Wolves 1-1 Southampton Match Report

Wolves bounced back from a poor showing at Leicester prior to the international break with a much-improved display at home to Southampton which ultimately ended honours even. Theo Walcott opened the scoring at the start of the second half only for substitute Pedro Neto to bring Wolves level. It was an unusual night as Wolves adopted a 4 at the back system for the first time under Nuno Espirito Santo following the absences of Conor Coady and Romain Saiss in what was a far more entertaining watch than many of Wolves’ previous games this season. 


Match Reaction 

Wolves (4-1-4-1): Patricio, Semedo Boly, Kilman, Ait-Nouri, Neves, Traore, Dendoncker, Moutinho, Podence, Jimenez (Subs Used: Neto, Vitinha) 


Southampton (4-4-2): McCarthy, Walker-Peters, Vestergaard, Bednarek, Bertrand, Romeu, Ward-Prowse, Armstrong, Djenepo, Adams, Walcott (Subs Used: Long, Diallo)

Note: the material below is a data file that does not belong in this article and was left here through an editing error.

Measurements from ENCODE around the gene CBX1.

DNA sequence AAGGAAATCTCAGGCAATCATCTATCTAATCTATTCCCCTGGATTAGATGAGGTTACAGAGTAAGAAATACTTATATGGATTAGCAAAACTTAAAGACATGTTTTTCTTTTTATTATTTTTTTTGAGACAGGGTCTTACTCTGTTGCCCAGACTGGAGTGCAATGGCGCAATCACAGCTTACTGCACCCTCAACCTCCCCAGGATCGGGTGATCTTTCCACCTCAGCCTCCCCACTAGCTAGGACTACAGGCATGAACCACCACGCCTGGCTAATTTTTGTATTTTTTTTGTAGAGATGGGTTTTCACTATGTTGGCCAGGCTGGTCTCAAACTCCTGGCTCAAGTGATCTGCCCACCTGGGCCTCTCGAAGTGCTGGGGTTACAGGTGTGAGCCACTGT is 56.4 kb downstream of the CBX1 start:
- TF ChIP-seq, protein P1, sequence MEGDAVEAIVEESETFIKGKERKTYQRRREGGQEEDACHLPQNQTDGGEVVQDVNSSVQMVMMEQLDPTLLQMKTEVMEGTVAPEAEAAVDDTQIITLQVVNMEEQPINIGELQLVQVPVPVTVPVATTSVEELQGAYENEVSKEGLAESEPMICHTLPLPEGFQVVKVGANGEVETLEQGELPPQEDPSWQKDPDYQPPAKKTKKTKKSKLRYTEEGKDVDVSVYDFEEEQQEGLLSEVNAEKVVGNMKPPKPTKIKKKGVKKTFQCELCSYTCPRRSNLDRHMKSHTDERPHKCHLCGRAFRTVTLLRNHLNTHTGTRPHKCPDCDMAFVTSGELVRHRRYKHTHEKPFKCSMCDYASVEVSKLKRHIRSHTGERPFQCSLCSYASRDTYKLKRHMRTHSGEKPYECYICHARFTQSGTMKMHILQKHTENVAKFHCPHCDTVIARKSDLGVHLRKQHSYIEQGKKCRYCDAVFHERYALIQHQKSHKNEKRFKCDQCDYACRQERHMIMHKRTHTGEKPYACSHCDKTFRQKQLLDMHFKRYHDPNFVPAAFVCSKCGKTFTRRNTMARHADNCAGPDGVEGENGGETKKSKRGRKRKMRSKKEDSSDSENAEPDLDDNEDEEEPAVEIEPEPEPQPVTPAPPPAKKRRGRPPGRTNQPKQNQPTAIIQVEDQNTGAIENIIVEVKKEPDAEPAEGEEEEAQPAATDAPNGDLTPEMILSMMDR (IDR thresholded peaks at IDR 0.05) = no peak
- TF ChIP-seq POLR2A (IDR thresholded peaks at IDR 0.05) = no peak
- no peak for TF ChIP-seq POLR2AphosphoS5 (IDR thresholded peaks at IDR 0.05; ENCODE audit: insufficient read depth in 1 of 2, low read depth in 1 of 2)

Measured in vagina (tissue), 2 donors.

Wolves were handed a disjointed and disturbing preparation period to the game, with initial confusion over Conor Coady’s potential involvement given the need to self-isolate having been in close contact with a trace of COVID-19. Whether or not he was eligible remains unclear with conflicting reports still circulating, either way his period of self-isolation had ended, and he joined Jonny Castro Otto in an Executive Box at Molineux. News also broke late Sunday evening that a senior Wolves player had tested positive for COVID-19 and would be unavailable. News soon emerged that this was Romain Saiss and we wish him well in his recovery from the virus. This meant that the team selection would be interesting to say the least, but even when the team sheet came out, no one could have envisaged the way the team set up after kick off. Many assumed that Leander Dendoncker would sit in the middle of the back three, but Nuno went with an unpreceded 4-man defence, with captain for the day Ruben Neves sitting in front.